Sunday, Oct 19, 2003
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By T. Ramakrishnan
Broken walls, two ornate gates and a few other structures stand as testimony to what was once a much sought-after place.
Monarchs including Muhammad bin Tuglaq and Chhatrapati Shivaji down to present-day tourists, have been attracted to the Sinhagad Fort, located atop a hill. Its record is marked by tales of bravery and derring-do. How Shivaji's general, Tanaji Malusare, captured the fort, and how the Koli chieftain, Nag Naik, defended it for nine months, are part of the lore.
The monument was named so after Tanaji's valiant struggle as he took on the Bijapur monarch's forces successfully. Legend has it that about three centuries ago, Shivaji's general, armed with ropes, scaled the fort with the help of giant lizards. But Tanaji lost his life in the process. When Shivaji heard the news, he is stated to have remarked: "We won the fort but lost the lion". This was how it came to be called Sinhagad - the Fort of the Lion.
The fort has a memorial inside with a statue of Tanaji. There is also the tomb of Rajaram, the son of Shivaji.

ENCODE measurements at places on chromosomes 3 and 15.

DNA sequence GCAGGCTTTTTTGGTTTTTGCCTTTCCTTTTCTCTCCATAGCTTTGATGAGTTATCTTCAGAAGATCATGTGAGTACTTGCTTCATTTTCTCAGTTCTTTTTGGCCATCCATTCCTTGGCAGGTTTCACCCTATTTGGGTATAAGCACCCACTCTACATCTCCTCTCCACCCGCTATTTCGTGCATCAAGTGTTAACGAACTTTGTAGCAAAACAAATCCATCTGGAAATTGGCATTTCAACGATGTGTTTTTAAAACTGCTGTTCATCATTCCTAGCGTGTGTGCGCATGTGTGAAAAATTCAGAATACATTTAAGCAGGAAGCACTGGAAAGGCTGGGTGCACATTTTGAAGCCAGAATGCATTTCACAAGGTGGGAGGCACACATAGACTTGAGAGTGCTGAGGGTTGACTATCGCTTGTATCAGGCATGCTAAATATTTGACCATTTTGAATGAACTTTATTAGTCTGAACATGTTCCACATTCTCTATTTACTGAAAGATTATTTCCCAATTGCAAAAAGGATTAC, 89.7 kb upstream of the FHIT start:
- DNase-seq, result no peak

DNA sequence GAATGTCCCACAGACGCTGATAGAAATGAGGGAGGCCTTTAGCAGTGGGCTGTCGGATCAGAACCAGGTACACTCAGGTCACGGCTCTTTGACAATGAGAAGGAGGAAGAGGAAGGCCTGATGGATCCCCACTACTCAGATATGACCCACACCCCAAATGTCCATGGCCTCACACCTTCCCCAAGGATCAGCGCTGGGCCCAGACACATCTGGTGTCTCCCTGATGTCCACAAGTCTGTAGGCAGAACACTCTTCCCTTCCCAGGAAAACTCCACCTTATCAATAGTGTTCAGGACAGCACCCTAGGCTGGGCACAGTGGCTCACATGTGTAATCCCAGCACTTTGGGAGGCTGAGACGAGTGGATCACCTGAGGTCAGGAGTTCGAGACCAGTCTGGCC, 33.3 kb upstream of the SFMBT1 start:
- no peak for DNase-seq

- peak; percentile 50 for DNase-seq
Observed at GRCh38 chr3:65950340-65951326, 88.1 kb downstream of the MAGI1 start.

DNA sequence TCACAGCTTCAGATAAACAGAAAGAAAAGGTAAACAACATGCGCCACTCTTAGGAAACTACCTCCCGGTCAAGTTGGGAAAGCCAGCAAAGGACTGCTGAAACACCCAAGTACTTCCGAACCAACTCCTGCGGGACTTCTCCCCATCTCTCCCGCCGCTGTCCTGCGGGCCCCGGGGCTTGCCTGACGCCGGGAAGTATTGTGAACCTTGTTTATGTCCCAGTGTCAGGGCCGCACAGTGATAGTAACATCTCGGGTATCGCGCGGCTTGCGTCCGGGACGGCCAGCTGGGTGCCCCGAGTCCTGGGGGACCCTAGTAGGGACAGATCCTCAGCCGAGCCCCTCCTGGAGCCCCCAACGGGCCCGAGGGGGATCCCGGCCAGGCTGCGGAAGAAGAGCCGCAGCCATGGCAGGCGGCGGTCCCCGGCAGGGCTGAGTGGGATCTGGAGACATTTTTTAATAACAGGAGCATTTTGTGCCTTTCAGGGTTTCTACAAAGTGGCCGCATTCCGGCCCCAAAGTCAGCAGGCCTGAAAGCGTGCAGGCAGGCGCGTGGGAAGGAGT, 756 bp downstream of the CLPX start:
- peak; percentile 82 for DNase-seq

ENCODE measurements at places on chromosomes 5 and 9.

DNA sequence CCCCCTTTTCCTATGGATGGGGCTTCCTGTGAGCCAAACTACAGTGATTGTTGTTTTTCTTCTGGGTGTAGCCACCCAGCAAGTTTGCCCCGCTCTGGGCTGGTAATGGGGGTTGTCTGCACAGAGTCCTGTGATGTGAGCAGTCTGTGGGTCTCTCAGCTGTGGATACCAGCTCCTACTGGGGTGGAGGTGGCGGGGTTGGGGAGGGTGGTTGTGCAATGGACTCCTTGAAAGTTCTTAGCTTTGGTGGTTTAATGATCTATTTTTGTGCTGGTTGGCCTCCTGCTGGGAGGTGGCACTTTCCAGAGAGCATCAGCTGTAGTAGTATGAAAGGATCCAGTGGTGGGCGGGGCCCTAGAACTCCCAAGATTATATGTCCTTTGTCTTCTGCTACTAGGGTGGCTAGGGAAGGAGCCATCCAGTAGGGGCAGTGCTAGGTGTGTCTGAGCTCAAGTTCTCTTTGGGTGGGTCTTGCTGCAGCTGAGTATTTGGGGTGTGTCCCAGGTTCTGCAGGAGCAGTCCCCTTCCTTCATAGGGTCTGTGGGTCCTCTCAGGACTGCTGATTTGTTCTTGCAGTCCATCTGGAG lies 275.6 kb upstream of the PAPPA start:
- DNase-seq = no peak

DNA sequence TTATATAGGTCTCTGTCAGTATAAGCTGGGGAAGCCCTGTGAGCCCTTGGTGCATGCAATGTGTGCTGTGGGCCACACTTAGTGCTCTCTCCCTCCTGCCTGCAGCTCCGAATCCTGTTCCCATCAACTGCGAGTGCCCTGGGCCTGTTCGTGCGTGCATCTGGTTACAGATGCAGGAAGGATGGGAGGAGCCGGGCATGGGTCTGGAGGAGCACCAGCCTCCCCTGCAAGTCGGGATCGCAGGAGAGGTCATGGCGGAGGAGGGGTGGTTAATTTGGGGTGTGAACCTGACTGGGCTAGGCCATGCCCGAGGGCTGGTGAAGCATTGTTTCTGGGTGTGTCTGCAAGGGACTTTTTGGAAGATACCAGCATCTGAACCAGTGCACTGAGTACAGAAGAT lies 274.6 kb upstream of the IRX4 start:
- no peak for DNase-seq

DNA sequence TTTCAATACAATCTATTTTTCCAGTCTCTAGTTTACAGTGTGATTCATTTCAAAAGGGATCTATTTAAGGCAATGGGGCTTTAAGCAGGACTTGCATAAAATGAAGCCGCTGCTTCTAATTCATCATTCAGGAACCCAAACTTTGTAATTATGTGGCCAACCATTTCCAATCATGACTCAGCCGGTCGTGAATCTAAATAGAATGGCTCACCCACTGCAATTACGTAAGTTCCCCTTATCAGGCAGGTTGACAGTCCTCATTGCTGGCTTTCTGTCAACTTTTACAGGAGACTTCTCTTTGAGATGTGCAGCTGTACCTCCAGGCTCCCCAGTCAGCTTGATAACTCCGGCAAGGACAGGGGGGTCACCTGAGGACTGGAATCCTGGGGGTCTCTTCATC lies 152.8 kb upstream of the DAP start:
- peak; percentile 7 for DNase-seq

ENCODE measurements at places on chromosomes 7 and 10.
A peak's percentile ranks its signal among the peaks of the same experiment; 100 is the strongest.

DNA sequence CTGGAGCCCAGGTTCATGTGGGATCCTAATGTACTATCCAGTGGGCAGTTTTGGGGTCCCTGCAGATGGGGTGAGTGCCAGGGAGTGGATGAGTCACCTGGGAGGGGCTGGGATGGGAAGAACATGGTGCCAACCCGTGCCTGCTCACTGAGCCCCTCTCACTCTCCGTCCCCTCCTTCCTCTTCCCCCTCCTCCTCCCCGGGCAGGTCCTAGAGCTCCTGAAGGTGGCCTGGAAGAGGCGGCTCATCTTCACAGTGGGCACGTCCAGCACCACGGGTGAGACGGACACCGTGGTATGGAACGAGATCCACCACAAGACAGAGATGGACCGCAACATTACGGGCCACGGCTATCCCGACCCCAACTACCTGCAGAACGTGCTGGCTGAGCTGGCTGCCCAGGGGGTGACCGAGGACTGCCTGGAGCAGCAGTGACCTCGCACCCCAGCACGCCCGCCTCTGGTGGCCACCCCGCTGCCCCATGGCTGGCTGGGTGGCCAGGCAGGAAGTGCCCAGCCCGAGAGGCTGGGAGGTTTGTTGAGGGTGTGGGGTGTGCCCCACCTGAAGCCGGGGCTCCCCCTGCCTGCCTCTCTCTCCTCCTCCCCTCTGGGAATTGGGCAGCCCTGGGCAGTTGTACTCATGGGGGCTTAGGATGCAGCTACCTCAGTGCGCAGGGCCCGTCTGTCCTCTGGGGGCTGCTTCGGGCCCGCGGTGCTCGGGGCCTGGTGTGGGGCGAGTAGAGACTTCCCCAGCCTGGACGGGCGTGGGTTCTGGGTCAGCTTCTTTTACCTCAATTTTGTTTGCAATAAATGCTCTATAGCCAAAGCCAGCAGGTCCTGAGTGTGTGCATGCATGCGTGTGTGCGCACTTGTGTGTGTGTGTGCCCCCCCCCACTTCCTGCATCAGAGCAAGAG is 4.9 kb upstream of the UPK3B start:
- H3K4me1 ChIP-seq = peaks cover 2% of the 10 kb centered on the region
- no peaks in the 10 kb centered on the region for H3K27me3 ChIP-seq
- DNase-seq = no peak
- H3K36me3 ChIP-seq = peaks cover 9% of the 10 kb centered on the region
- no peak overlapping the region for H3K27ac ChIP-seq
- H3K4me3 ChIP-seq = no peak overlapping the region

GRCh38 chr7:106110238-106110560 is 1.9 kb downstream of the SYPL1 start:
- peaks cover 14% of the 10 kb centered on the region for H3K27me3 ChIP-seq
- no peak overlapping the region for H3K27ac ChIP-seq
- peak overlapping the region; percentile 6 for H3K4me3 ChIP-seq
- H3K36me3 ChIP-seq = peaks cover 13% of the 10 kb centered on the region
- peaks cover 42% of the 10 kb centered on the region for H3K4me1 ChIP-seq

The monument has had pride of place in the freedom struggle. Bal Gangadhar Tilak used it as a summer retreat. In 1915, Mahatma Gandhi, after his return from South Africa, had a historic meeting with Tilak here.
There are two old bungalows atop the hill. While one was purchased by Tilak about 115 years ago, another was associated with Gandhi.
The bungalow that Tilak once owned, has his bust at the entrance. Tilak bought it from Ramlal Nandram Naik in 1890. He was said to have completed his research work for The Arctic Home in the Vedas (1903) and prepared Gita Rahasya (1915) there.
But the other bungalow is a shambles. According to some accounts, Gandhi stayed there when he came to meet Tilak.
V.S. Gajbhiye, Director of Archaeology and Museums of the Maharashtra Government, said that his department was trying to restore and conserve the historic buildings.
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